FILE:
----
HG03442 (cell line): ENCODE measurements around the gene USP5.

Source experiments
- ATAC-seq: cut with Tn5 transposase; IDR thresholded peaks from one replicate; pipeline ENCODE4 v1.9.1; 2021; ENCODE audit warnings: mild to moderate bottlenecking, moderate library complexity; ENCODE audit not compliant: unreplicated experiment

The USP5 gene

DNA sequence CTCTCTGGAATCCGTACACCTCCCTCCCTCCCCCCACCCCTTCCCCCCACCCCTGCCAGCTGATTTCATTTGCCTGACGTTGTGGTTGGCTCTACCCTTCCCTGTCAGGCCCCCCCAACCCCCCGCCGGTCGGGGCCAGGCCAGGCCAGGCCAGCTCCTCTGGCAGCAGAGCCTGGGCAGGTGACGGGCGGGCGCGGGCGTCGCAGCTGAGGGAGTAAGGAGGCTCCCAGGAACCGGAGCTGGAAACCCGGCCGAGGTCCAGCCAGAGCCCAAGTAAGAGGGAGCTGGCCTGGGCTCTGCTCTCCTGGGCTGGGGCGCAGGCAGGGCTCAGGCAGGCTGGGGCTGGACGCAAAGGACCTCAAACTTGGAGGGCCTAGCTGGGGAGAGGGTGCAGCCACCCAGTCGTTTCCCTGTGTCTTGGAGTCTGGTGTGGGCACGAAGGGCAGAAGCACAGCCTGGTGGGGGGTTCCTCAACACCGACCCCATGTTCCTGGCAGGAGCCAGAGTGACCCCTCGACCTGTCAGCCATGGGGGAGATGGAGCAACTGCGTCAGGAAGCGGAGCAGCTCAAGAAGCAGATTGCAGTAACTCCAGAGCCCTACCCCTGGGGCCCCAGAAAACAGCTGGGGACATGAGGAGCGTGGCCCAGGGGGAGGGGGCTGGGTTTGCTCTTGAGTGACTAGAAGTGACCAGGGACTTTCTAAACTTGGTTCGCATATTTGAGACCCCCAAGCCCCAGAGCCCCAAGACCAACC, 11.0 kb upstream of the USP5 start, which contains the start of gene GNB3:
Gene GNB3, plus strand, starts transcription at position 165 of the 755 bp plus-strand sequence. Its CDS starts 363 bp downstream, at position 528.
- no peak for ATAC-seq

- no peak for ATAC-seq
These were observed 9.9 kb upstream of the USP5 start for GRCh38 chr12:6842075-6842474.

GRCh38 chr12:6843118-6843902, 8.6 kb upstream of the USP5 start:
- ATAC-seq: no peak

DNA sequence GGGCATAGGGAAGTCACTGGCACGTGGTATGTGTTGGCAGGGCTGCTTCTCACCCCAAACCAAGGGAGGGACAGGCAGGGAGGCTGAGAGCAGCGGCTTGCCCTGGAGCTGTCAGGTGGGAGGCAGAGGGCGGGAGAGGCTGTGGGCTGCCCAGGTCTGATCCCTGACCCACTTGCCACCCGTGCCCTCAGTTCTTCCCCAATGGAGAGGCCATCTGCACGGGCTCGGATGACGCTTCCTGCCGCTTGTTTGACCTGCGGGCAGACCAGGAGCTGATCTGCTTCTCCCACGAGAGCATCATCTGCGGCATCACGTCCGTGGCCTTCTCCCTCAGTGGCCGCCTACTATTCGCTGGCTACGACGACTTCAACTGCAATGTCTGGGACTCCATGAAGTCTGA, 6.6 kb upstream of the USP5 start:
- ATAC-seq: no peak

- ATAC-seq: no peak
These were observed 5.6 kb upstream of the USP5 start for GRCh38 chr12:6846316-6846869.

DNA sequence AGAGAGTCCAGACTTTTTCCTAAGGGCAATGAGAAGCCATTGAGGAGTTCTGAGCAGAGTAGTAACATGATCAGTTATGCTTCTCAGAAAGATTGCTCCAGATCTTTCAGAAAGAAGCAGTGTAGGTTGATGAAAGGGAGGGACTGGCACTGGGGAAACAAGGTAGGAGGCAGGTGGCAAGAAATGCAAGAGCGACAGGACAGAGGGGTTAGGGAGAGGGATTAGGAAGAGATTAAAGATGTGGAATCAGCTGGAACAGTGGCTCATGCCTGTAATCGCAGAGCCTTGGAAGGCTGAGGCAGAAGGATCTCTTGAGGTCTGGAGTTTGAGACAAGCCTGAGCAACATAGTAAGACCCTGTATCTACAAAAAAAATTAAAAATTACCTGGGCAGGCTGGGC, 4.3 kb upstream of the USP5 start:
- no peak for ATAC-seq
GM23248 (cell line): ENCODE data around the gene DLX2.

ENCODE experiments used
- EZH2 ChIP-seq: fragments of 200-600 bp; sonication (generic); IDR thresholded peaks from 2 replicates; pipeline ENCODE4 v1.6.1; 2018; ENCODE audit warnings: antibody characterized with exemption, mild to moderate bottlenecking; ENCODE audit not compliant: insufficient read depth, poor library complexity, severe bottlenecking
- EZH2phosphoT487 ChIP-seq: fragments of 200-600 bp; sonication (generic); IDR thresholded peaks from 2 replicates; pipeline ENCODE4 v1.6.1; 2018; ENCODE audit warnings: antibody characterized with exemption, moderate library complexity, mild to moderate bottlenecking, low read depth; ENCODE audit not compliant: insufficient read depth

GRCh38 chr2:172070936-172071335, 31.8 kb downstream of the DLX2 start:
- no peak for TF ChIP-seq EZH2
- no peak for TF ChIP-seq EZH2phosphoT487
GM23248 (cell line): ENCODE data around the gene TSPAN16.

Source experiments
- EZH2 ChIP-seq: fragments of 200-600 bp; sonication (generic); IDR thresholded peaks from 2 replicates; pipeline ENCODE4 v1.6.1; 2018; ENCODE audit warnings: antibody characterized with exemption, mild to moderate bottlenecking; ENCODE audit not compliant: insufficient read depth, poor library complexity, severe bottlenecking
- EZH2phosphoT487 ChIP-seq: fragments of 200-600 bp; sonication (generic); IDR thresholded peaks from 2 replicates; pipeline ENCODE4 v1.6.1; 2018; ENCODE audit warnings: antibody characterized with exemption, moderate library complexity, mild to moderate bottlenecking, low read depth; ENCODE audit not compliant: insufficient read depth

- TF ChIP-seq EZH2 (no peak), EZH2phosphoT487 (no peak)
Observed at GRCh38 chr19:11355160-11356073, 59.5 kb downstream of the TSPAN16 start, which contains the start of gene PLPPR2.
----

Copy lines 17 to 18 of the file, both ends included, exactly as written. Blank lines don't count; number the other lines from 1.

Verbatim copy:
- no peak for ATAC-seq
GM23248 (cell line): ENCODE data around the gene DLX2.